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Film Soundtracks - Released January 3, 2014 | Sony Classical

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Film Soundtracks - Released June 19, 2020 | Sony Classical

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World - Released January 13, 1998 | Nonesuch

On Ronroco, Gustavo Santaolalla creates a song cycle of original songs in the vein of traditional Argentinian music. Santaolalla infuses Argentinian music with jazz and prog-rock influences, creating a unique hybrid layered with harmonic overtones and complex polyrhythms. He augments his guitar with indigenous instruments, and often trades melodic lines with vibraphonist Anibal Kerpel, resulting in a hypnotic record that sounds like nothing else in worldbeat. © Leo Stanley /TiVo
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World - Released July 4, 2014 | Masterworks

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World - Released January 1, 2004 | Edge

In January 1952, a 23-year-old Argentine medical student and his friend, a biochemist, set out on a motorcycle from Buenos Aires to explore South America, making their way west, north, and finally east through the continent until they eventually reached the Venezuelan coast. It was a journey of discovery for the two, the kind of adventure Jack Kerouac was having at about the same time in a car crossing the U.S. and that he immortalized in the novel On the Road. The medical student and his friend also wrote about their trip, one in a diary at the time and the other in a memoir later. None of this might have attracted much attention if the medical student hadn't been Ernesto Guevara de la Serna, aka Ché Guevara, who went on to become a famous revolutionary and whose image, in beard and beret, continues to be a symbol for activists on the far left. Walter Salles' film The Motorcycle Diaries recreates the journey, which opened Guevara's eyes to the struggles of the poor in South America, and Gustavo Santaolalla's score is also a musical journey through the same territory. Santaolalla, an Argentine rock musician who previously scored 21 Grams, is only nominally concerned with authenticity in his musical cues, most of them played by his five-piece band. He gets a folkish flavor in much of his music, but he also falls back on the electric guitar, sometimes played with a rock slant, not exactly what you'd expect to hear in the South American countryside in 1952. He also throws in a few tunes by others, notably a mambo by Pérez Prado and the pretty "Al Otro Lado del Río" by Jorge Drexler, which closes the soundtrack album. An orchestral score would have been inappropriate for a film of this kind, and this one instead evokes the native music of the countries through which Guevara passed without being slavishly traditional. © William Ruhlmann /TiVo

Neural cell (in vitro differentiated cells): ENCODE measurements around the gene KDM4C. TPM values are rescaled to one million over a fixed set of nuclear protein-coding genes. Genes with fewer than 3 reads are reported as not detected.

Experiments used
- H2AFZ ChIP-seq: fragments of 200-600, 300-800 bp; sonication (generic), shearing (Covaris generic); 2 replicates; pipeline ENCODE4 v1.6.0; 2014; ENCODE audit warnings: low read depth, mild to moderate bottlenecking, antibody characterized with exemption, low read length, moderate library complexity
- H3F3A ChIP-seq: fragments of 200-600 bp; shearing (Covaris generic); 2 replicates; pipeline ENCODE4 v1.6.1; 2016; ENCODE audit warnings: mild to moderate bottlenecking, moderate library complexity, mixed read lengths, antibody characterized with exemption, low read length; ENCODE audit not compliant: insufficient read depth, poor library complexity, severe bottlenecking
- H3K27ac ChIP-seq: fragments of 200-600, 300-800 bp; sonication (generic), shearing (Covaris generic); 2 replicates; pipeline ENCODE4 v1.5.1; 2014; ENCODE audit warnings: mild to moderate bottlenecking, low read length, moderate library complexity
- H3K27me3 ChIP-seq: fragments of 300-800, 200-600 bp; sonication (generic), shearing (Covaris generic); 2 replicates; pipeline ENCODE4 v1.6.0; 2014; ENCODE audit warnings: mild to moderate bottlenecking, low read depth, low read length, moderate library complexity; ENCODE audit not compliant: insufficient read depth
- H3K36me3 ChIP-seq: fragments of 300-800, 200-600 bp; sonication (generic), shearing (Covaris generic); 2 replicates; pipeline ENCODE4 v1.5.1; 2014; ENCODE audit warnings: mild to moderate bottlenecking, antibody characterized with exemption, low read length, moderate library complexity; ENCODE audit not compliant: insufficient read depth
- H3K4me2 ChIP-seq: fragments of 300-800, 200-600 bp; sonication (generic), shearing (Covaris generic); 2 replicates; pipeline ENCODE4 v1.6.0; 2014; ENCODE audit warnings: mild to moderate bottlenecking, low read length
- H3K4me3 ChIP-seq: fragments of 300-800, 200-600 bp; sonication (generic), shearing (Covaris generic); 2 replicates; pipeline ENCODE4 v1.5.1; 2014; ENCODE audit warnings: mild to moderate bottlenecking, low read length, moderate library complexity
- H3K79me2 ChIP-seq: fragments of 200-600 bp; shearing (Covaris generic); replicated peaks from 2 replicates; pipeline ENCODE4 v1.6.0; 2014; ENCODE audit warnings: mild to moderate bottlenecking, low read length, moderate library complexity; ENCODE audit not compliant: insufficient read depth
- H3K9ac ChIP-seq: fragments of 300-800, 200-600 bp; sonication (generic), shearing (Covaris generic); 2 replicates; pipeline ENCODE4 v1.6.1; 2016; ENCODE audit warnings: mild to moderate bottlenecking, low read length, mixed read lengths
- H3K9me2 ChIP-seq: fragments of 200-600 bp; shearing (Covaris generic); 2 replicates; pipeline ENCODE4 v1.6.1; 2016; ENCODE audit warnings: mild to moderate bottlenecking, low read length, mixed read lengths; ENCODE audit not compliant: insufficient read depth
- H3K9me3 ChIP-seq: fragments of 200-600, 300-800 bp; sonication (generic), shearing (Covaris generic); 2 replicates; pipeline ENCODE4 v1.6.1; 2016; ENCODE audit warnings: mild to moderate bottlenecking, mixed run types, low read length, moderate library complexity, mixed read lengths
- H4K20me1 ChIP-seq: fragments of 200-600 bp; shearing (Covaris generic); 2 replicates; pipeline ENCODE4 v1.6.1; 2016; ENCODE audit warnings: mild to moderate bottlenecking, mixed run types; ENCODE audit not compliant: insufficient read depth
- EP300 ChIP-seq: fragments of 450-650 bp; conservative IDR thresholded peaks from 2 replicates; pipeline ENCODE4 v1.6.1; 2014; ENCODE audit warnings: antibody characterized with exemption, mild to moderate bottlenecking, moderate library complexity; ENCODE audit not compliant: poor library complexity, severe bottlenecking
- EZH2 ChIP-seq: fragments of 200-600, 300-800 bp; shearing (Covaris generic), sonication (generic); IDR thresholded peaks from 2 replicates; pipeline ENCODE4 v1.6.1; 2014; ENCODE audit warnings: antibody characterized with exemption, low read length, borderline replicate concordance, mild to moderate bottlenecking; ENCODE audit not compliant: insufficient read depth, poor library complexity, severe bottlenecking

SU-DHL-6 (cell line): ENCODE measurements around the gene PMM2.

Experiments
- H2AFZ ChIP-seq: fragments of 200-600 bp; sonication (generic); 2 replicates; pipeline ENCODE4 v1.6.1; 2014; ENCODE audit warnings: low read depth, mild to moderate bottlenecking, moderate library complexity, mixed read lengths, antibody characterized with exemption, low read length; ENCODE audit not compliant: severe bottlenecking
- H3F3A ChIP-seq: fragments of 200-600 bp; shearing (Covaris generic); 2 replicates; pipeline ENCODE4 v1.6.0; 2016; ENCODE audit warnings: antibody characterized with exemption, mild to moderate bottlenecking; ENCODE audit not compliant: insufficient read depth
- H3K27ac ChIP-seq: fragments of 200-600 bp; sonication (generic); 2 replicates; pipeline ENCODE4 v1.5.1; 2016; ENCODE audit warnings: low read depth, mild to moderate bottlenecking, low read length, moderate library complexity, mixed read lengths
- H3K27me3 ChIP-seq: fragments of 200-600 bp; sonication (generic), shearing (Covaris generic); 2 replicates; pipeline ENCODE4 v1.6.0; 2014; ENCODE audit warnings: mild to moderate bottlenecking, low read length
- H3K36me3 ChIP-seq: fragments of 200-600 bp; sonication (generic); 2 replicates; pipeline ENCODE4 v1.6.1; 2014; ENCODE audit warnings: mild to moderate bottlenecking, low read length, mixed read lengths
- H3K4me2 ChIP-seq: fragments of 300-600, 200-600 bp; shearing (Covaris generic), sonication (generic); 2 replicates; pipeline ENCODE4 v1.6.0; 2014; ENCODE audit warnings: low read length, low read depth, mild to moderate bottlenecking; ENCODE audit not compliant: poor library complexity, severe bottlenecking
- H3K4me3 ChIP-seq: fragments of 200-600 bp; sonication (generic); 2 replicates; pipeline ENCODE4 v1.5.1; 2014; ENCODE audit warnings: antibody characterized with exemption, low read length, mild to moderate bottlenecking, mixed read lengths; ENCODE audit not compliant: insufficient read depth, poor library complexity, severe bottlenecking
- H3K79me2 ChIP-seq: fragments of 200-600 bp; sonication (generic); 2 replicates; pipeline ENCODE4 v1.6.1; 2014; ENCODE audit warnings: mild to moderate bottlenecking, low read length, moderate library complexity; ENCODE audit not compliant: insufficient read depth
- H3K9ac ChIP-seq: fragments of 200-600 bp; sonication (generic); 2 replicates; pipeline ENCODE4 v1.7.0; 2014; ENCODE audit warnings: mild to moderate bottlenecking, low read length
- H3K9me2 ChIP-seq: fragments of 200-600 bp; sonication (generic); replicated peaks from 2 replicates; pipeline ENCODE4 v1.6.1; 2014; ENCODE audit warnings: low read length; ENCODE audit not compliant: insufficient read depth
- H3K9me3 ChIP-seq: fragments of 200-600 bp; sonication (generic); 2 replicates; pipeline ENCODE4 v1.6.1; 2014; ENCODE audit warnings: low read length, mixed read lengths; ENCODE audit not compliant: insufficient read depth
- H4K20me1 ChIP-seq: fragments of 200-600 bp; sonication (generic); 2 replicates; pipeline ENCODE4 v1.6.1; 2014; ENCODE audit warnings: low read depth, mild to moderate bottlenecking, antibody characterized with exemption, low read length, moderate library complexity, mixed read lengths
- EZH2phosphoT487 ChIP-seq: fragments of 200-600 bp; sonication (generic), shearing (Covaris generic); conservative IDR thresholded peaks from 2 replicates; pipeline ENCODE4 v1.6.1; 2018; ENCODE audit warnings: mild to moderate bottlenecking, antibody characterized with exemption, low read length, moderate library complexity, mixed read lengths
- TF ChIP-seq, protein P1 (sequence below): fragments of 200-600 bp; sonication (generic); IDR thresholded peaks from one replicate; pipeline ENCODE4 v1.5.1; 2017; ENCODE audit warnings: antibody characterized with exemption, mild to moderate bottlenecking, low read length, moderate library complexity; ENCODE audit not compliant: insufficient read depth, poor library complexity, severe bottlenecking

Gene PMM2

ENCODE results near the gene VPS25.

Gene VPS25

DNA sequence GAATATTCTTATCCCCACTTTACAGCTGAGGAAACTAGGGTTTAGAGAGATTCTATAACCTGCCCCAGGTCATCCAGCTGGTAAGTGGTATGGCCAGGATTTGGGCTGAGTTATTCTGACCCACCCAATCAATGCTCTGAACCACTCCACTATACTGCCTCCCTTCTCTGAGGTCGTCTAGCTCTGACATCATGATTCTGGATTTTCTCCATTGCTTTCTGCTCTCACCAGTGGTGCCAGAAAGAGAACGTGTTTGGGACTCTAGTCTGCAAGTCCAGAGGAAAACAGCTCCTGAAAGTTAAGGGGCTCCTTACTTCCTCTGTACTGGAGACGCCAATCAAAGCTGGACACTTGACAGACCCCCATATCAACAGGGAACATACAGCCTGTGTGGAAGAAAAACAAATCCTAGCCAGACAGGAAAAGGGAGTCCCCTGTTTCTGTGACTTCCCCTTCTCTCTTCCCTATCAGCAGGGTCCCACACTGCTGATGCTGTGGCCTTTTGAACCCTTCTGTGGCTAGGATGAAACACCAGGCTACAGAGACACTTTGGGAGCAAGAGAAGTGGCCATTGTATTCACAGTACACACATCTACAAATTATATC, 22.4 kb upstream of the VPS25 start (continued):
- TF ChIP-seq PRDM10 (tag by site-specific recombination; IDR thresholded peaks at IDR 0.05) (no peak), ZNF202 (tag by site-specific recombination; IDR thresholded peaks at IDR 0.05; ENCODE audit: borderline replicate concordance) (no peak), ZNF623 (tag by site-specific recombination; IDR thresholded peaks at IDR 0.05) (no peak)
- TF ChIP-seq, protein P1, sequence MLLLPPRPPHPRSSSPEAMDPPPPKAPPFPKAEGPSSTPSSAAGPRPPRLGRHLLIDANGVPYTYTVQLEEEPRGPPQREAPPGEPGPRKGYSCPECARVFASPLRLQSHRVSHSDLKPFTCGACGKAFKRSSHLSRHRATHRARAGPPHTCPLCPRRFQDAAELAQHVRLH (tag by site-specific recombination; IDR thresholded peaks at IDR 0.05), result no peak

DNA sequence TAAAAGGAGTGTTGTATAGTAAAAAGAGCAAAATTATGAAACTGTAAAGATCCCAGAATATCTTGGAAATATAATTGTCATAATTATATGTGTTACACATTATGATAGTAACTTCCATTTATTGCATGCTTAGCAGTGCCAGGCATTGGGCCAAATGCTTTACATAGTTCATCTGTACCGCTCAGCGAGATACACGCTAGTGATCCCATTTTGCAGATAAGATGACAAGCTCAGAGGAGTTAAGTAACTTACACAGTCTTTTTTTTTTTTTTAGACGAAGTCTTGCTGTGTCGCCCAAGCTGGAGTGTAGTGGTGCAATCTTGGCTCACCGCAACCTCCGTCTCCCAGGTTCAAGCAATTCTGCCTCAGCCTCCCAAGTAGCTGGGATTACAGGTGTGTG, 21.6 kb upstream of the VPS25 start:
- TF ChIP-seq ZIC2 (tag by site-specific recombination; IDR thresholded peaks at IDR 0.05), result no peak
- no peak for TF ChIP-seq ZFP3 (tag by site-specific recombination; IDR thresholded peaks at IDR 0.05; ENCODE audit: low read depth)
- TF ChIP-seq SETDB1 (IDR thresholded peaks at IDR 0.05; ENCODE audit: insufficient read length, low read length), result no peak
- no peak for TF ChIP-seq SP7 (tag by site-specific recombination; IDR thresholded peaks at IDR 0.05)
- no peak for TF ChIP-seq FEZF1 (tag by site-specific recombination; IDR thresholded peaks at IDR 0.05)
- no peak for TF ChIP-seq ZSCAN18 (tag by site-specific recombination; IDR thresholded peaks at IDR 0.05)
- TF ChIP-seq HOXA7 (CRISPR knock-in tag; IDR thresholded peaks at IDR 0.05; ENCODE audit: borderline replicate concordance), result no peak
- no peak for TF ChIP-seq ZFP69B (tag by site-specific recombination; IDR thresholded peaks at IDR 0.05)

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Film Soundtracks - Released January 18, 2019 | Sony Classical

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Film Soundtracks - Released February 7, 2014 | Masterworks

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Film Soundtracks - Released October 2, 2020 | Lakeshore Records